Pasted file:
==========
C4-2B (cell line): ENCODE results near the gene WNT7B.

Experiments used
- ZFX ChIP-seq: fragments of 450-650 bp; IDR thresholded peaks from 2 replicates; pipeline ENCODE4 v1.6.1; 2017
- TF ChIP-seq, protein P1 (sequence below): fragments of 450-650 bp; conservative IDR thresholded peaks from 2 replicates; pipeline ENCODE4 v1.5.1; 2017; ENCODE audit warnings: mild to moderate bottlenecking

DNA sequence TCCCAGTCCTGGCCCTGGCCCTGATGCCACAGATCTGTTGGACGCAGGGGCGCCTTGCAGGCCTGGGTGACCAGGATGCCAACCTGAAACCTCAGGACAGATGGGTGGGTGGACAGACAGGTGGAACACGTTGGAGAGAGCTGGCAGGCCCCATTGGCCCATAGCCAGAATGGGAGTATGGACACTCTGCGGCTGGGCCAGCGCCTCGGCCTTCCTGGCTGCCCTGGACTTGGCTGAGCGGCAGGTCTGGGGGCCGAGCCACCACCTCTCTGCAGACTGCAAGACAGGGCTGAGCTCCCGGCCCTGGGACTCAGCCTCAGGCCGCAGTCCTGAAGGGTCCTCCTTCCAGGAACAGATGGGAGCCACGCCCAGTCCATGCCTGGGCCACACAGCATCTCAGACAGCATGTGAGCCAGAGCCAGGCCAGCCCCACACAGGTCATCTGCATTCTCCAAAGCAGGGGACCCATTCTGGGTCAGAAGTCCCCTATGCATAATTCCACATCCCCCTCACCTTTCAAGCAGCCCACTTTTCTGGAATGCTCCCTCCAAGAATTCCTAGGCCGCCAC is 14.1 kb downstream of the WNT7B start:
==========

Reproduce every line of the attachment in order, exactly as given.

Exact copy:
C4-2B (cell line): ENCODE results near the gene WNT7B.

Experiments used
- ZFX ChIP-seq: fragments of 450-650 bp; IDR thresholded peaks from 2 replicates; pipeline ENCODE4 v1.6.1; 2017
- TF ChIP-seq, protein P1 (sequence below): fragments of 450-650 bp; conservative IDR thresholded peaks from 2 replicates; pipeline ENCODE4 v1.5.1; 2017; ENCODE audit warnings: mild to moderate bottlenecking

DNA sequence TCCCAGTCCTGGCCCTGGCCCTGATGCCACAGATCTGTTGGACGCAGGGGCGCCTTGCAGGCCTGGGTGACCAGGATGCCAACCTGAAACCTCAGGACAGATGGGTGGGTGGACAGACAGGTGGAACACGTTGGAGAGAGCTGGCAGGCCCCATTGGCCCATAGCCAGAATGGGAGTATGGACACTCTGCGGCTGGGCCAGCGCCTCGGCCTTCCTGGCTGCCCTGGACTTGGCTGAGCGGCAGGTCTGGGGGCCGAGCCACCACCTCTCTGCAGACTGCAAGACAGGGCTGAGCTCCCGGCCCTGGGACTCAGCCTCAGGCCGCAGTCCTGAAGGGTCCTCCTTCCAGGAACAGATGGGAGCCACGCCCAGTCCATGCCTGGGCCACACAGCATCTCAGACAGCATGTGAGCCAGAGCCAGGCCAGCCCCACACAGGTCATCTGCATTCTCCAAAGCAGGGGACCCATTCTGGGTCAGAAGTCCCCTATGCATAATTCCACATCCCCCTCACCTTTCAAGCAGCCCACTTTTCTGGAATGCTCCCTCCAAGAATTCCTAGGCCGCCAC is 14.1 kb downstream of the WNT7B start: